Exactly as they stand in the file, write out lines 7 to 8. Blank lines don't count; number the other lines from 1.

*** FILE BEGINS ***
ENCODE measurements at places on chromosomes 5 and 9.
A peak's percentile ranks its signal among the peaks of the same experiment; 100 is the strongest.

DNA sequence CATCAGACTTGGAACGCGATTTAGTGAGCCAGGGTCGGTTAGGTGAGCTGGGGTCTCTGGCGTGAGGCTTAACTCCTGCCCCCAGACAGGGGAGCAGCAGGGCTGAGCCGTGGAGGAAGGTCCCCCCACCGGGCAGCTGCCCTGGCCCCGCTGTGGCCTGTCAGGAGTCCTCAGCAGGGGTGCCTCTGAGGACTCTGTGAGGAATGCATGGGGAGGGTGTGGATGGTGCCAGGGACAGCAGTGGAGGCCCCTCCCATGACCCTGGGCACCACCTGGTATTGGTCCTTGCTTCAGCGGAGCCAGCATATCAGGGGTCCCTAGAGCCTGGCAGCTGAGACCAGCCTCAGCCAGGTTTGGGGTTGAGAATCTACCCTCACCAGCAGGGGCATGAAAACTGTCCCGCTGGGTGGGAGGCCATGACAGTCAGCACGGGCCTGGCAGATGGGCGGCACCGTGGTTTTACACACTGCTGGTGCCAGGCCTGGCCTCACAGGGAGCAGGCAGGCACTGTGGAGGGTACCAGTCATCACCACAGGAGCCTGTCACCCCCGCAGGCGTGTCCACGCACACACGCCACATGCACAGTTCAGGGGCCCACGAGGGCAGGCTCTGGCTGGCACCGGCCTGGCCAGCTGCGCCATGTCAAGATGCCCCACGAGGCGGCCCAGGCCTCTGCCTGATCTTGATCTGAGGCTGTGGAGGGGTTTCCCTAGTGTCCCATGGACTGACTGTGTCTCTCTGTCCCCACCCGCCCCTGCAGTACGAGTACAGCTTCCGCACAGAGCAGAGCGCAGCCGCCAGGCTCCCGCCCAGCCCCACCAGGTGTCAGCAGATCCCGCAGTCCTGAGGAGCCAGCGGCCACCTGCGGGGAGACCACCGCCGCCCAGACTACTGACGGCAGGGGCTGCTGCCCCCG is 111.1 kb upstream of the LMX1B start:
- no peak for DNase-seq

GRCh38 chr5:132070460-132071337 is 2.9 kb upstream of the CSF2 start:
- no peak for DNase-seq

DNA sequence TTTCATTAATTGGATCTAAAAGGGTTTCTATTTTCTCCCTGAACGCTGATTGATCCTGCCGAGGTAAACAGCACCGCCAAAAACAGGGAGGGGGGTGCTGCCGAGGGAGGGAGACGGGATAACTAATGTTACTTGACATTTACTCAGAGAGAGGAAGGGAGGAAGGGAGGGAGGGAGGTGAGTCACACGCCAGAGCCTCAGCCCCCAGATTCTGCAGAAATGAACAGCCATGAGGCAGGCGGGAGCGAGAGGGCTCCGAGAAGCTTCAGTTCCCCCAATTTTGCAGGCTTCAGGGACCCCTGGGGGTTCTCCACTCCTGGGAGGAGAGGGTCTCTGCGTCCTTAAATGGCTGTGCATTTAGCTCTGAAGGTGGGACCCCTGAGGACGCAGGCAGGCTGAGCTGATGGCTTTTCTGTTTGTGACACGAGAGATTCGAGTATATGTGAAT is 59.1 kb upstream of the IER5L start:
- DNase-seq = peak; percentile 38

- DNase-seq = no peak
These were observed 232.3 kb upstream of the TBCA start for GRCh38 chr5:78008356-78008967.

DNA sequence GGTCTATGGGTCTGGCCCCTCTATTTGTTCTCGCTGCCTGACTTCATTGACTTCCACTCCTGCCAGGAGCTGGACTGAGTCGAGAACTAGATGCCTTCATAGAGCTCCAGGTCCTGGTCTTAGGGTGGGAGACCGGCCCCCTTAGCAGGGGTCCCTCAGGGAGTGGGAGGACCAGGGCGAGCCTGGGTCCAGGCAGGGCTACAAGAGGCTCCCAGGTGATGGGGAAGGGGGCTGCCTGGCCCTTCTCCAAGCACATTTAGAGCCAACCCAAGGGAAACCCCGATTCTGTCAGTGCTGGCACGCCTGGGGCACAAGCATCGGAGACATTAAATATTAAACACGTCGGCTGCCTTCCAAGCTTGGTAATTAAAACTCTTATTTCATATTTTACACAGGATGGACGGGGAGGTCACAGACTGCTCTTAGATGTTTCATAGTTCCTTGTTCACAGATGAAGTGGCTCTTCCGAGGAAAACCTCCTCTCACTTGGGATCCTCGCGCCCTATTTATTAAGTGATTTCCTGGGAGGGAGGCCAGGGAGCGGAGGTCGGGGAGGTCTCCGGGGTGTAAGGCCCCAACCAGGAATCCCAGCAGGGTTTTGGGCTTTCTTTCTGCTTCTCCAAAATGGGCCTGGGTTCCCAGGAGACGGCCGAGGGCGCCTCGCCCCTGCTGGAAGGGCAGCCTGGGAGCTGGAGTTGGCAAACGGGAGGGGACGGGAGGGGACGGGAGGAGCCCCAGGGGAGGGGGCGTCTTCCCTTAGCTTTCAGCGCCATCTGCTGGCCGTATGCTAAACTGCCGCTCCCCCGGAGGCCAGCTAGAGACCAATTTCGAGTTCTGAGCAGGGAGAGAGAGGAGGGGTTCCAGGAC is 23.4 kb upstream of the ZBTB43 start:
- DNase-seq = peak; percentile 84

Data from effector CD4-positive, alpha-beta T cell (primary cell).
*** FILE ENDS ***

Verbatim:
DNA sequence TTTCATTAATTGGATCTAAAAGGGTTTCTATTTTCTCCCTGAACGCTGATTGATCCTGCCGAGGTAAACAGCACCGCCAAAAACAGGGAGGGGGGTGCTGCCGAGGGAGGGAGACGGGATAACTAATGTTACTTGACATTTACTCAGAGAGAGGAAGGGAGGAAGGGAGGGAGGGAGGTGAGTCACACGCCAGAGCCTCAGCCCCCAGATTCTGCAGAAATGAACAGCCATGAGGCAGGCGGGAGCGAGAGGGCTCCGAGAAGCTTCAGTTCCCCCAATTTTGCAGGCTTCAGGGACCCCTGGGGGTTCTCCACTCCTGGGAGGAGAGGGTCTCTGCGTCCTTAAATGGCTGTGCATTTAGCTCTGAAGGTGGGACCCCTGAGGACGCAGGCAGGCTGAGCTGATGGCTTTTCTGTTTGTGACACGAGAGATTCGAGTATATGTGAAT is 59.1 kb upstream of the IER5L start:
- DNase-seq = peak; percentile 38